As for Clinton’s preparation for this Herculean task, one has to assume that Obama’s academic training and his tenure in the Senate, not much shorter than Clinton’s, means nothing. His experience in a state legislature, and indeed experience working on transparency in government in a state legislature, is also meaningless. All I can say is that it’s a good and wonderful thing that the editorial board can read minds. I just hope they the board doesn’t use its formidable mental powers to give Obama voters a terrible migraine. To be sure, that wouldn’t be as bad as actively intimidating Obama voters at caucus sites, another tactic the Clinton machine seems to have embraced. One can vote with a migraine, after all.

Hillary Clinton is “offended” by soaring CEO pay, and she believes that the rich — rather than, say, computerization — are responsible for stagnant middle-class wages. I wouldn’t be surprised if she also believed Barack Obama were also somehow responsible. Expect a robocall or email forward to this effect.

Then there is Clinton’s fascinating Laschian term.

“You had a corporate ethos, that, because of the more self-contained American economy, was really focused on community,” Mrs. Clinton said. “There was a sense of multiple obligations. It wasn’t just to one’s shareholders. It was also to one’s employees, to one’s community.”

So while Obama is overpromising (what is this “hope” of which you speak?), Clinton intends to restore community and togetherness and decency. Through the use of coercive force. What fun!

Despite railing against corporate executives in the vein of John Edwards, Clinton is nevertheless backed by top corporate executives. Why? It could be because she has a reputation for saying one thing and doing another. Indeed, she has a proven track record of doing exactly that. So as someone with conservative sympathies, I can see supporting Clinton on these grounds alone. Yet she also has a reputation, richly deserved, for cronyism, self-dealing, and opportunism. While some corporate executives will likely do well under Clinton’s tenure, it’s easy to imagine others — others who dare to cross her — experiencing a rougher ride.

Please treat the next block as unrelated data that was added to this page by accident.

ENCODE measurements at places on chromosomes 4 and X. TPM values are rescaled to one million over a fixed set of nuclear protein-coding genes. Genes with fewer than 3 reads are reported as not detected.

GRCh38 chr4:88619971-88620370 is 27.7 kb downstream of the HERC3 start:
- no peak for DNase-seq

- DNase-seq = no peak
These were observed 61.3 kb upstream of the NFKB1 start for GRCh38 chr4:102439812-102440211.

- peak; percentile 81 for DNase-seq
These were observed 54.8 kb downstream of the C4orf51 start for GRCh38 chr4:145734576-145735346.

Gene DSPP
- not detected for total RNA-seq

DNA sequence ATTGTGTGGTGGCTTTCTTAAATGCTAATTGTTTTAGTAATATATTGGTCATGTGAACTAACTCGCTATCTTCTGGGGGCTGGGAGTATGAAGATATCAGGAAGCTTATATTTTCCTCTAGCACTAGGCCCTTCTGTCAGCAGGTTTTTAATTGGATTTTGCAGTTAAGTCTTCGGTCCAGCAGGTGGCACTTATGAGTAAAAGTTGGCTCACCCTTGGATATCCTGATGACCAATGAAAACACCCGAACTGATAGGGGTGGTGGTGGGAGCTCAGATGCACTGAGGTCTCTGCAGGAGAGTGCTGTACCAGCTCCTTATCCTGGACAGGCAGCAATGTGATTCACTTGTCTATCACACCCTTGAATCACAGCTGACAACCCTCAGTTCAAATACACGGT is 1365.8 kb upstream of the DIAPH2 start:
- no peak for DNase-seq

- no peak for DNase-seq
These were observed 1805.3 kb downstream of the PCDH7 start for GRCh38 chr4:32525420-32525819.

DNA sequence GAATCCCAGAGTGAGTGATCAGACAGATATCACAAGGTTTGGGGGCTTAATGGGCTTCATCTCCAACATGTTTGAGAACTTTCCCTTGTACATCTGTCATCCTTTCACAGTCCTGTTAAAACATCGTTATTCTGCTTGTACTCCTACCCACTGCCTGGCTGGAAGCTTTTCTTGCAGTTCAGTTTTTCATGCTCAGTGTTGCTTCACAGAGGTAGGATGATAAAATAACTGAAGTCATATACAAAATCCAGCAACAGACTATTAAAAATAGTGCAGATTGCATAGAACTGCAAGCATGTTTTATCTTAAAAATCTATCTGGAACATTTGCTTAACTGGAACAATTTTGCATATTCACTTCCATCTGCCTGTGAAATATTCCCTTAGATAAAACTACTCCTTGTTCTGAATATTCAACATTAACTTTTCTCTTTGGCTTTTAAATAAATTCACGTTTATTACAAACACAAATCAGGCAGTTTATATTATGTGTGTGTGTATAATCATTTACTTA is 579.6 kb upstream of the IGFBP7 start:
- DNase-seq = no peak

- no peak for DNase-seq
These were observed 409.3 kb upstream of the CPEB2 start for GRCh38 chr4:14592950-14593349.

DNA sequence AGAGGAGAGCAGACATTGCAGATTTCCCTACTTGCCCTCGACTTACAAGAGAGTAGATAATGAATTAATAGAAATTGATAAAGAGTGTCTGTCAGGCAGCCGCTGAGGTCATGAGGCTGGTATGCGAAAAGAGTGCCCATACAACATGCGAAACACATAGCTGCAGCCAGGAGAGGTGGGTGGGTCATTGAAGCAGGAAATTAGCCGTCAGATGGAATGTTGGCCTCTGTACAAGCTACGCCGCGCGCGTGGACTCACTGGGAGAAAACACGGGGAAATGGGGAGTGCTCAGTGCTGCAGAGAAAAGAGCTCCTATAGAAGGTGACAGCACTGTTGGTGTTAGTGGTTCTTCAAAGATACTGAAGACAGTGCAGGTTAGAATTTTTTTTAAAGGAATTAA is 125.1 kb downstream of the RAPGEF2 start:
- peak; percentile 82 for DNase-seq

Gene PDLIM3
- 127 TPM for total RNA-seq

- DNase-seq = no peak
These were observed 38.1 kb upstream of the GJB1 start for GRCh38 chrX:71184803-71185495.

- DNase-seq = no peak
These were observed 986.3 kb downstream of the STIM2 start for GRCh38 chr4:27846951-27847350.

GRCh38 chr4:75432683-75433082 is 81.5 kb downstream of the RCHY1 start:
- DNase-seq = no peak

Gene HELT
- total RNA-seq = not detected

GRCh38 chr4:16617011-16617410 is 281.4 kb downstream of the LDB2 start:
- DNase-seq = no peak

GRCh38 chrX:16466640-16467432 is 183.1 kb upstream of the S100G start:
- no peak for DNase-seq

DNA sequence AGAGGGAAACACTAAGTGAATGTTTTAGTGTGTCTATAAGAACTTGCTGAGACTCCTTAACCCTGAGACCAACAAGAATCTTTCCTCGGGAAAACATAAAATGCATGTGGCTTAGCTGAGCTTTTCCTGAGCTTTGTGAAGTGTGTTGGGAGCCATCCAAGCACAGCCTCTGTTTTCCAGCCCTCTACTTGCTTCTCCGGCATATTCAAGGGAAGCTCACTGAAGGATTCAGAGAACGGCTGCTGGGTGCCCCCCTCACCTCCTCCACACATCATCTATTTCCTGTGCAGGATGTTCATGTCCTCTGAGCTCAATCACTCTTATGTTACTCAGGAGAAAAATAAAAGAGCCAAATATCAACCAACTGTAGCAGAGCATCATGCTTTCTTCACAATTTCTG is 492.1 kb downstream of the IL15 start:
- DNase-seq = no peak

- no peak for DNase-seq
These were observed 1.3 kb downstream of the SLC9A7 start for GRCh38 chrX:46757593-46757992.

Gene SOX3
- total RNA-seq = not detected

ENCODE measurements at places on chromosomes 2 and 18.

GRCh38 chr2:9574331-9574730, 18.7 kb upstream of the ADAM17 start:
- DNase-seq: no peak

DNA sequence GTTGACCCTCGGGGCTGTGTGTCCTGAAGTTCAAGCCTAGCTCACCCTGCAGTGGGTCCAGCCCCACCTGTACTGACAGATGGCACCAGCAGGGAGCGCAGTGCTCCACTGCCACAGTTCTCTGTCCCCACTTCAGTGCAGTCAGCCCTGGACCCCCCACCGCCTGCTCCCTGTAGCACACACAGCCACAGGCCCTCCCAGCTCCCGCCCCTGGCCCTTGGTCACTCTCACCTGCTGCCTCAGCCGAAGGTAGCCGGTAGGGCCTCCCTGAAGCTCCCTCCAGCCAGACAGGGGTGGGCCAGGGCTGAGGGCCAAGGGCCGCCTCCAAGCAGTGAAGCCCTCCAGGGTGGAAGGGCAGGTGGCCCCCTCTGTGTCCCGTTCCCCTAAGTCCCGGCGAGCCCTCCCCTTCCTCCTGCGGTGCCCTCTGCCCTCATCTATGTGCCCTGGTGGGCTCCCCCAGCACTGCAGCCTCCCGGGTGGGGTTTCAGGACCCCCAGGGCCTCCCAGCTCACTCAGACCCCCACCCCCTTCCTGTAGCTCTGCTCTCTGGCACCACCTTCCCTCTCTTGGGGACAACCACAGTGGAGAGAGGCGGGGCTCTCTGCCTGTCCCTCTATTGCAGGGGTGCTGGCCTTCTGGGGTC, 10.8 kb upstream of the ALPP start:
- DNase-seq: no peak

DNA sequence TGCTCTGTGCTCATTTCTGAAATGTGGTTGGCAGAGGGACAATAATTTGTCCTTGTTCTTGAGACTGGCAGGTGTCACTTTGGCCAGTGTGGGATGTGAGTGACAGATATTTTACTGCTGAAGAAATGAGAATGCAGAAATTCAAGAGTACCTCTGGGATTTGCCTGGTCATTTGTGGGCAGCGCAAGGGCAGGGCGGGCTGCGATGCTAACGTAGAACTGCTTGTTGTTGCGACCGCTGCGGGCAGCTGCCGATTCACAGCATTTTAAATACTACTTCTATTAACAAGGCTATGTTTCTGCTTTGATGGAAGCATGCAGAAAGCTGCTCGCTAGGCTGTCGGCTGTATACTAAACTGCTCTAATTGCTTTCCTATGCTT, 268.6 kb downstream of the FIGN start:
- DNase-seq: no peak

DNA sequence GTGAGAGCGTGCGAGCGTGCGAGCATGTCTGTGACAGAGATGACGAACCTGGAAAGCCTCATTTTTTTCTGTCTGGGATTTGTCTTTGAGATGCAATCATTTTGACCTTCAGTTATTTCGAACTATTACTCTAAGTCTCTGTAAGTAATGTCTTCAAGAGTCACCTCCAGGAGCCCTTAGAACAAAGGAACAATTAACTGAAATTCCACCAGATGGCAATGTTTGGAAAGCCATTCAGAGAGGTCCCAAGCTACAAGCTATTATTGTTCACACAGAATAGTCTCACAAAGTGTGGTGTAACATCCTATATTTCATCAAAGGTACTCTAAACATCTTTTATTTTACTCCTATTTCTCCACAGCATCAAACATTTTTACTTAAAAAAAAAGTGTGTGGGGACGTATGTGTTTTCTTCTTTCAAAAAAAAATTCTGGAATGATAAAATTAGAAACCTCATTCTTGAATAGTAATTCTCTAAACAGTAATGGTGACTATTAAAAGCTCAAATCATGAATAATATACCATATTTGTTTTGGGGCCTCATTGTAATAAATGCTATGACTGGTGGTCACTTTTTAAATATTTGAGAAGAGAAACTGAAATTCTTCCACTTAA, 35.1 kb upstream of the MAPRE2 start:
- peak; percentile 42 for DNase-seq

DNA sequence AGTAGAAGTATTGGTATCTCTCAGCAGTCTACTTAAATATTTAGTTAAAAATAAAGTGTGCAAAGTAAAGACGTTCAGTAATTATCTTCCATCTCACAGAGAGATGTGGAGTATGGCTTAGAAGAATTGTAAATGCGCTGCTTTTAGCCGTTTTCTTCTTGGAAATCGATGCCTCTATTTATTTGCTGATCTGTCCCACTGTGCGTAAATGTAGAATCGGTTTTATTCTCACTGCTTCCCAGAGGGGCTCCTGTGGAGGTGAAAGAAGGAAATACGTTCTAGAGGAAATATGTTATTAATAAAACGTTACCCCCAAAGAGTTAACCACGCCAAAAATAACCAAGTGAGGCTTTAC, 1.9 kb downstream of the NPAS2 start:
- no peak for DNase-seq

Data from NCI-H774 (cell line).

Consider another “trivial” difference between Clinton and Obama.

Her plan goes significantly further than Mr. Obama’s. She decided, in effect, that the downsides of rewarding irresponsible borrowing was outweighed by the benefits of reducing foreclosures.

Imagine how tough a choice that was! More bold thinking from the Clinton camp!

One is reminded of McCain’s defeat in South Carolina in 2000. Clinton must sorely regret that she can’t use proxies to pointedly accuse Obama of fathering a black child — because, after all, he has two of them, and they are adorable.

Last word, I promise: David Leonhardt has vividly detailed (in fairly sympathetic terms) Clinton’s Dukakisian technocratic agenda, minus the integrity and plus pandering, but what makes Obama any better? After all, he also favors a major expansion of the state?

Obama’s theory of how government works is at least sensible, if not correct. Unlike Clinton, he doesn’t seem to believe government — or rather Hillary Clinton personally — can solve all of your problems. Rather, he believes that democracy requires an active and engaged citizenry, and that government can create frameworks to help individuals and neighborhoods flourish. The part about an active and engaged citizenry might be daft — Clinton, who relies on low turnout and an utter lack of public scrutiny of her past statements and commercial transactions, must think so — but it does reflect the view of the framers, who for reasons good and bad we revere.

I just wish Obama would stop bashing Wal-Mart. As Pew found in 2006, a large majority of Democrats — an overwhelming majority of downscale Democrats — like Wal-Mart for the good reason that it delivers low prices. But that I can take. The lies and fear-mongering I can’t.

P.S. One small point I’d like to add:

We know that she is capable of both uniting and leading. We saw her going town by town through New York in 2000, including places where Clinton-bashing was a popular sport. She won over skeptical voters and then delivered on her promises and handily won re-election in 2006.

She defeated Rick Lazio. In 2006, she defeated the former mayor of Yonkers. The editorial notes that Clinton “delivered on her promises.” Did she revitalize the economy of upstate New York? She certainly pledged to do so.